Following a brisk January (which confusingly was also the sunniest in more than 10 years), we’re due for more freezing conditions this month.
Met Office amber warnings are in place across much of northern England with more snow and cold weather predicted until Thursday and gusts of up to 60 and 70mph in some places.
Heavy snow was expected to settle in highland areas of northern Scotland by as much as 25cm (10in).
Cold weather warnings for most of the UK for the first week of February as figures showed the month just passed was the coldest only since 2013.
And forecaster MeteoGroup said January sunshine in England and Wales averaged 75 hours, making it the sunniest since 2003, with only three Januarys in the last 100 years seeing more rays.
Scotland, in contrast, had average hours of sunshine for the first month of the year at 46 while Northern Ireland totalled 50 hours, just above average.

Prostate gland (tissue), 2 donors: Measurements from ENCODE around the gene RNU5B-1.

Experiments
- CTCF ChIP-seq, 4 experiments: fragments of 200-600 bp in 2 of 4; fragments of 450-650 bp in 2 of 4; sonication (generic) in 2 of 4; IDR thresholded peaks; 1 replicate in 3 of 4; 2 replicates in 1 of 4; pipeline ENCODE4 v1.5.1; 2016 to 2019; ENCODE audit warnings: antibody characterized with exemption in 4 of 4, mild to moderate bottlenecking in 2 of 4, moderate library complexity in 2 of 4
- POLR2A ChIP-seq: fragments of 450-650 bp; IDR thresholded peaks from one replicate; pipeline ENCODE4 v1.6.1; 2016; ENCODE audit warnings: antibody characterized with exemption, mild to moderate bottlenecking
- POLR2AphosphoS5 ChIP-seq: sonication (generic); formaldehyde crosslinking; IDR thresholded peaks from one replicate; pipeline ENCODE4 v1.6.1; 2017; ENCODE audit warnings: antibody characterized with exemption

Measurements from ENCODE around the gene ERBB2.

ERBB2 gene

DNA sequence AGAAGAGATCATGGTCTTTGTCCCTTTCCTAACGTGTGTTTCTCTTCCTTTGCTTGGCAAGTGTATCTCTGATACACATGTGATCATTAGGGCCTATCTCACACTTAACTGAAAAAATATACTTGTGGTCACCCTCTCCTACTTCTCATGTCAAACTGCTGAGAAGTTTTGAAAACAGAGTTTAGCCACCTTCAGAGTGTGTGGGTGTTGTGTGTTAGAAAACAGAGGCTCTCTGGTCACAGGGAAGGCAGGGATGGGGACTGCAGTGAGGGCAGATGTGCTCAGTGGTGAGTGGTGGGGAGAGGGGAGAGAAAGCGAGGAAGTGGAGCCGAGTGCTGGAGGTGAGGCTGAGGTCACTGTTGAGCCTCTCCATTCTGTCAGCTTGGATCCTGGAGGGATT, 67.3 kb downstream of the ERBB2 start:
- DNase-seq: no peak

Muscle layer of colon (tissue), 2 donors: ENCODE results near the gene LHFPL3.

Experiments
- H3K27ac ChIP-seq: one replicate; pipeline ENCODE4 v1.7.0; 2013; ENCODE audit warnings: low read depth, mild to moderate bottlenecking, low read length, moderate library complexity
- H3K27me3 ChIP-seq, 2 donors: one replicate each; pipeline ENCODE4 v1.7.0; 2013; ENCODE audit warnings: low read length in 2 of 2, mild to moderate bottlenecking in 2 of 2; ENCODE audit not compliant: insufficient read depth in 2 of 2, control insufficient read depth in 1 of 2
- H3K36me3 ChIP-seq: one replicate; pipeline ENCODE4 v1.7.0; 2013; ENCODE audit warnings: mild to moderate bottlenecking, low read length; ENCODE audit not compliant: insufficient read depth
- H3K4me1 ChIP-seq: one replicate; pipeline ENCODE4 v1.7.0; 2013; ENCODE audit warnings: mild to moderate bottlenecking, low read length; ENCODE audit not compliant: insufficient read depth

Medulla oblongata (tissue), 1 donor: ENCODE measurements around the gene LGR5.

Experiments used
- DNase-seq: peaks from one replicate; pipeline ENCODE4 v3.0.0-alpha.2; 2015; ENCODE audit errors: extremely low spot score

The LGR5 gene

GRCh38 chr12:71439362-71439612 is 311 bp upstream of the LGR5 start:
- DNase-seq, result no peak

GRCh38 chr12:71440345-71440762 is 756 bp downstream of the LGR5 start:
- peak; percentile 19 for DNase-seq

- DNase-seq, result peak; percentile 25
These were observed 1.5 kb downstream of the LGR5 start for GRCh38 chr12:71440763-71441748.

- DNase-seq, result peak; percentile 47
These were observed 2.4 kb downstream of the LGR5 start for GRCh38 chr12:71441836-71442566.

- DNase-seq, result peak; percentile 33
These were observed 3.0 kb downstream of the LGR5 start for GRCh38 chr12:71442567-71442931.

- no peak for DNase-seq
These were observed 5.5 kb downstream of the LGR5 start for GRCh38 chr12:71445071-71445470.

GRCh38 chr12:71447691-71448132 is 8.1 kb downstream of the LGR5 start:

While the end of the month brought "thundersnow", icy roads and widespread travel disruption, forecasters said there was a notably mild spell between January 5 and 14, before turning colder in the third week and over the last few days. The lowest average minimum temperature was recorded as minus 8.3C in Aboyne, Aberdeenshire.
Rainfall in England and Wales across the month was at its lowest since 2013 at 95mm, although Scotland was significantly wetter than usual, as 162mm of rain fell - 167% of the average.
Looking ahead most areas of the UK will be dry but windy, meaning conditions will feel colder.
George Goodfellow, a forecaster at MeteoGroup, said: "Temperatures are looking widely low single figures, with really strong northwesterly winds making wind chill a factor. There will be some quite cold nights with sub-zero temperatures.
"We are expecting a lot of places could be dry but there may be some showers on the east coast and the north, which could get icy."